Martha Kalifatidis makes a surprising confession about her sex life with Michael Brunelli during her pregnanc
Martha Kalifatidis has revealed she is not having sex during her pregnancy.
Martha explained she is currently staying at her mother’s house in Melbourne after suffering from severe hyperemesis gravidarum – a condition that causes persistent and excessive vomiting during pregnancy.
Martha Kalifatidis has revealed she is not having sex with her fiancé Michael Brunelli during her pregnancy
‘So you and Michael and having sex in your mother’s bed?’ host Kyle Sandilands asked.
Martha tried to quickly shut the line of questioning down by asking Kyle how often he had sex with his fiancée Tegan Kynaston while she was pregnant with their son Otto. He admitted ‘once or twice.’
‘We haven’t had our once or twice moment yet but who knows it’s [Michael’s] birthday [soon],’ she said.
Martha explained she is currently staying at her mother’s house in Melbourne after suffering from severe hyperemesis gravidarum – a condition that causes persistent and excessive vomiting during pregnancy
Elsewhere Martha said she finally got some relief from her hyperemesis gravidarum, an extreme form of morning sickness she has suffered.
‘The nausea is relentless,’ she said. ‘There’s no eating, there’s no drinking, you don’t want to put anything in your mouth.’
She went on to explain ‘hyperemesis babies’ are really healthy as the baby ‘takes everything’ from the mother.
Michael recently revealed how Martha’s morning sickness ‘nearly destroyed the couple’.
In a piece for Body & Soul, the personal trainer, 31, shared that looking after Martha has caused him to ditch healthy habits, lose muscle and gain weight.
‘We haven’t had our once or twice moment yet but who knows it’s [Michael’s] birthday [soon],’ she said
‘Not to say we aren’t eternally grateful to have been able to become pregnant, but this experience has almost destroyed us, individually,’ he wrote before explaining that Martha’s health rapidly declined after falling pregnant earlier this year.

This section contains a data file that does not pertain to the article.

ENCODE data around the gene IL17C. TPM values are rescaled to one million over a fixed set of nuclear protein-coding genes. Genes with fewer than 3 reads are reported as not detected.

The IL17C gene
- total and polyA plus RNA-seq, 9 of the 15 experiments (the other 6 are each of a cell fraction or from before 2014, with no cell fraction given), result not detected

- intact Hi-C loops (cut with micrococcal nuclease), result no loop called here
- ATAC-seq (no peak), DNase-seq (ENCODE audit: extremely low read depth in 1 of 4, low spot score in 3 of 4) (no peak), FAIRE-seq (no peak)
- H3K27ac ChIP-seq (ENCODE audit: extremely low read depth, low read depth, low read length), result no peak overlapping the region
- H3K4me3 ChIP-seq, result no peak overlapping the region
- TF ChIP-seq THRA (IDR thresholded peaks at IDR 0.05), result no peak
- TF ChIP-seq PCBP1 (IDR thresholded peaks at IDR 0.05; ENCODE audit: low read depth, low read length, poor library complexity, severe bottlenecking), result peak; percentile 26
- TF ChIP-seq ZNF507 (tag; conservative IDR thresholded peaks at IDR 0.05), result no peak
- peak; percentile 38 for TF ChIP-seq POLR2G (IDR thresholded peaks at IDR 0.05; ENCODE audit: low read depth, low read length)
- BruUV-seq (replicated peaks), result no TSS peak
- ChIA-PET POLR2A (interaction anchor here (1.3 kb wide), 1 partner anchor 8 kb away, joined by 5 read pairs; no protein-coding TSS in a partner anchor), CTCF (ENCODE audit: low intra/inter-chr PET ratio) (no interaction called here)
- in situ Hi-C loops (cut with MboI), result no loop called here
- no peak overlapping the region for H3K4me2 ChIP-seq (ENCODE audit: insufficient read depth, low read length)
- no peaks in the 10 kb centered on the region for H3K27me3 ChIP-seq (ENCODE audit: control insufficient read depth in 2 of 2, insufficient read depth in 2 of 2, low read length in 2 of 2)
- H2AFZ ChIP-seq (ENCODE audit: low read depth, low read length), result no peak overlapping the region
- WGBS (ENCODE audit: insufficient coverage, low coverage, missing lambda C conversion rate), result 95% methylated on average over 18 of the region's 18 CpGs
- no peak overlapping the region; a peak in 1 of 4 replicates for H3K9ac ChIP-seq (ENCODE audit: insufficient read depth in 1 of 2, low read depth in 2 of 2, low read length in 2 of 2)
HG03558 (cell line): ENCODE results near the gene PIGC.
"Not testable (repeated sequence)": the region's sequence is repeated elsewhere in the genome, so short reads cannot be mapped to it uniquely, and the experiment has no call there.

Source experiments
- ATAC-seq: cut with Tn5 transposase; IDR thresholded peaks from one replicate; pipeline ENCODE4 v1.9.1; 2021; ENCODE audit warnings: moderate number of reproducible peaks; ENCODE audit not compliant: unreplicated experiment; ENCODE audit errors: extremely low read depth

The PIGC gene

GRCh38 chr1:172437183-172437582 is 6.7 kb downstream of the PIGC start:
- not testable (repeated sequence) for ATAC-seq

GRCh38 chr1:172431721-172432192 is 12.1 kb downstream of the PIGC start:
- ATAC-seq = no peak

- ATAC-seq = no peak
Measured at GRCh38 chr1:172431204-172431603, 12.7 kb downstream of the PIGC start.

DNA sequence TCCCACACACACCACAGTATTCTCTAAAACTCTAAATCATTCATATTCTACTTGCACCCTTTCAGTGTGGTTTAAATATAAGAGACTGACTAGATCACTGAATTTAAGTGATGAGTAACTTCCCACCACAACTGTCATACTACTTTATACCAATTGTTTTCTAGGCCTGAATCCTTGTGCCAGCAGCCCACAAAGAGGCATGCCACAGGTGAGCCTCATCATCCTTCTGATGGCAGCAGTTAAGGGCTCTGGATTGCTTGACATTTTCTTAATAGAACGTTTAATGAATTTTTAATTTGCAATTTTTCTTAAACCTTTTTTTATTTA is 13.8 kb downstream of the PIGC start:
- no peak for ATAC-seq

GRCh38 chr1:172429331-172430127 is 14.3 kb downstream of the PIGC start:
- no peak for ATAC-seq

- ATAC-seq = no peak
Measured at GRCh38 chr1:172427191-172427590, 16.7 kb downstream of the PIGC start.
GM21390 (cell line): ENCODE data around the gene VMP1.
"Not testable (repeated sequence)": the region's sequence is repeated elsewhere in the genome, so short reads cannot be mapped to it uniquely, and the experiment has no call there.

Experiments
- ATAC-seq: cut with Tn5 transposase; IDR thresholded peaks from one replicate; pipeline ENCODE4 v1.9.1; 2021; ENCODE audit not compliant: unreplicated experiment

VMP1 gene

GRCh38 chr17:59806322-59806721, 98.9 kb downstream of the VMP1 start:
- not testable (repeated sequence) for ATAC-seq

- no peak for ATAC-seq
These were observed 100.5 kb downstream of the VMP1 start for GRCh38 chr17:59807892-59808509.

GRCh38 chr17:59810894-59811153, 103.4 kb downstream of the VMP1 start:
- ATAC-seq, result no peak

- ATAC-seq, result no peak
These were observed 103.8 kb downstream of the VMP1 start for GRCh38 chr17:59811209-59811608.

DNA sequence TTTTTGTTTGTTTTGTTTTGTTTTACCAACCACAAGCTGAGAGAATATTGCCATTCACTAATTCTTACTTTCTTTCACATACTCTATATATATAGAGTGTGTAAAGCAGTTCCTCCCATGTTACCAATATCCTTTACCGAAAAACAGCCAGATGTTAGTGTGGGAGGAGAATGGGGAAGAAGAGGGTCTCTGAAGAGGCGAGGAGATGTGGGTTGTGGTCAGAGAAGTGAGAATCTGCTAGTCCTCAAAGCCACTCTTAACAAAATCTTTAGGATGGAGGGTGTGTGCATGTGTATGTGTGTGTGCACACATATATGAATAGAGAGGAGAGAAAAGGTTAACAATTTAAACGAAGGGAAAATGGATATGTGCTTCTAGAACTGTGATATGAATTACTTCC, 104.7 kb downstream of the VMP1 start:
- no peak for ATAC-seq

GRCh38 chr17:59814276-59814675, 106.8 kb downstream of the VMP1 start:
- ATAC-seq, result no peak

Michael explained that at first he thought her symptoms were normal, but as the weeks went on her discomfort became ‘extreme’.
‘She was vomiting, refused to eat, couldn’t tolerate drinking water, was nauseous 24 hours a day and unable to get out of bed,’
Elsewhere Martha said she finally got some relief from her hyperemesis gravidarum, an extreme form of morning sickness she has suffered
‘By week nine of the pregnancy Martha had lost 10kg, was taking multiple medications and regularly needed an IV drip in hospital to stay hydrated,’ he wrote.
Michael stopped working as a personal trainer to look after his future wife – but saw his mental and physical health decline too.
‘I stopped exercising, lost the care for what I was eating, I was stuck in my own head and not present. I had zero motivation, zero willpower, zero self-care and zero energy. I lost a lot of muscle, gained weight, slept poorly and my overall health declined,’ he added.
Fortunately, Martha’s illness subsided at 22 weeks, and is now able to return to daily activities and Michael has returned to work.
Martha is due to give birth to her first child in February
What is hyperemesis gravidarum?
Hyperemesis gravidarum (HG) is a condition that causes persistent and excessive vomiting during pregnancy.
Sufferers can be sick lots of times every day and be unable to keep food or water down, impacting their daily life.
It is unlikely to harm the baby, but if it causes a women to lose weight during pregnancy there is an increased risk their baby will have a low birth weight.
It is different to sickness during pregnancy — often called morning sickness — which is normal and affects eight in 10 pregnant women. For most, this stops or improves around weeks 16 to 20.
Meanwhile, HG may not get better by this point and can last until the baby is born.
Symptoms of HG include prolonged and severe nausea and vomiting, being dehydrated, weight loss and low blood pressure.
Being dehydrated raises the risk of having a blood clot — deep vein thrombosis — but this is rare.
It is not clear what causes the condition, or why some women get it and others don’t.
Some experts think it may be linked to the changing hormones in the body that occurs during pregnancy.
And there is some evidence that it runs in families and women who suffered it during their first pregnancy are more likely to have in any subsequent pregnancies.
Women suffering from HG can be given medicine to improve their symptoms, such as anti-sickness drugs, vitamins B6 and B12 and steroids.
Some women have to be admitted to hospital if their nausea cannot be controlled with medicines at home.
They may require fluids and anti-sickness drugs to be administered through an IV.